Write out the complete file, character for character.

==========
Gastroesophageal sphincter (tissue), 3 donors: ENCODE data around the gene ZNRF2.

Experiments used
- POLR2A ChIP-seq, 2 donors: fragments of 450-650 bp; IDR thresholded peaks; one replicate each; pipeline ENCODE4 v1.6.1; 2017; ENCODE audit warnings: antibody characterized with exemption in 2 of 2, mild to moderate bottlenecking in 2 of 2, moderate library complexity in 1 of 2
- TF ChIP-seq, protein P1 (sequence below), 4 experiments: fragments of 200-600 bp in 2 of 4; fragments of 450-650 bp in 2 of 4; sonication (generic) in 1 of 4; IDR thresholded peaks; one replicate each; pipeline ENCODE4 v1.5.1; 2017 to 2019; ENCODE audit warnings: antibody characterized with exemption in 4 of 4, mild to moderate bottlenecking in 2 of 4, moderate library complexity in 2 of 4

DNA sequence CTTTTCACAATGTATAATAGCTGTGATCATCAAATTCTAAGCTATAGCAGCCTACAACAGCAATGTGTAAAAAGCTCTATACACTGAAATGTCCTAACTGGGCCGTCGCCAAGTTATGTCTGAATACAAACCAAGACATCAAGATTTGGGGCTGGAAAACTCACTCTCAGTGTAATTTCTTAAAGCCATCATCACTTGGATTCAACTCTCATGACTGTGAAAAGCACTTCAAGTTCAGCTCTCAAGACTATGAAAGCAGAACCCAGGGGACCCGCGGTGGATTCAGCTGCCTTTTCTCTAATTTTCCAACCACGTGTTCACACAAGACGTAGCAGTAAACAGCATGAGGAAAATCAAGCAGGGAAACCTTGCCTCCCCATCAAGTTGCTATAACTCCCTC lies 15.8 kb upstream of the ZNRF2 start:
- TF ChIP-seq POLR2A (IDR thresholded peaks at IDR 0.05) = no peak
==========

Gastroesophageal sphincter (tissue), 3 donors: ENCODE data around the gene ZNRF2.

Experiments used
- POLR2A ChIP-seq, 2 donors: fragments of 450-650 bp; IDR thresholded peaks; one replicate each; pipeline ENCODE4 v1.6.1; 2017; ENCODE audit warnings: antibody characterized with exemption in 2 of 2, mild to moderate bottlenecking in 2 of 2, moderate library complexity in 1 of 2
- TF ChIP-seq, protein P1 (sequence below), 4 experiments: fragments of 200-600 bp in 2 of 4; fragments of 450-650 bp in 2 of 4; sonication (generic) in 1 of 4; IDR thresholded peaks; one replicate each; pipeline ENCODE4 v1.5.1; 2017 to 2019; ENCODE audit warnings: antibody characterized with exemption in 4 of 4, mild to moderate bottlenecking in 2 of 4, moderate library complexity in 2 of 4

DNA sequence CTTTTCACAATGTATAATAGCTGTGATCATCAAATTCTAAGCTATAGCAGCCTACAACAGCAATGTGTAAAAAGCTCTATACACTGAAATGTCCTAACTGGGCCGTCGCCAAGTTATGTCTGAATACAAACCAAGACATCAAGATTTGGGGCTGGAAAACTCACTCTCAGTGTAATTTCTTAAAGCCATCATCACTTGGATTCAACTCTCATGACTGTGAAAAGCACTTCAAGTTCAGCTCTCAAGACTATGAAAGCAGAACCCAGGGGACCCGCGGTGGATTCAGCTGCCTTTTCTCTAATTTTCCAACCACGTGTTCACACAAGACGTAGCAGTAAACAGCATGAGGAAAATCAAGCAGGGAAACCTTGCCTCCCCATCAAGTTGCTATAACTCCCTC lies 15.8 kb upstream of the ZNRF2 start:
- TF ChIP-seq POLR2A (IDR thresholded peaks at IDR 0.05) = no peak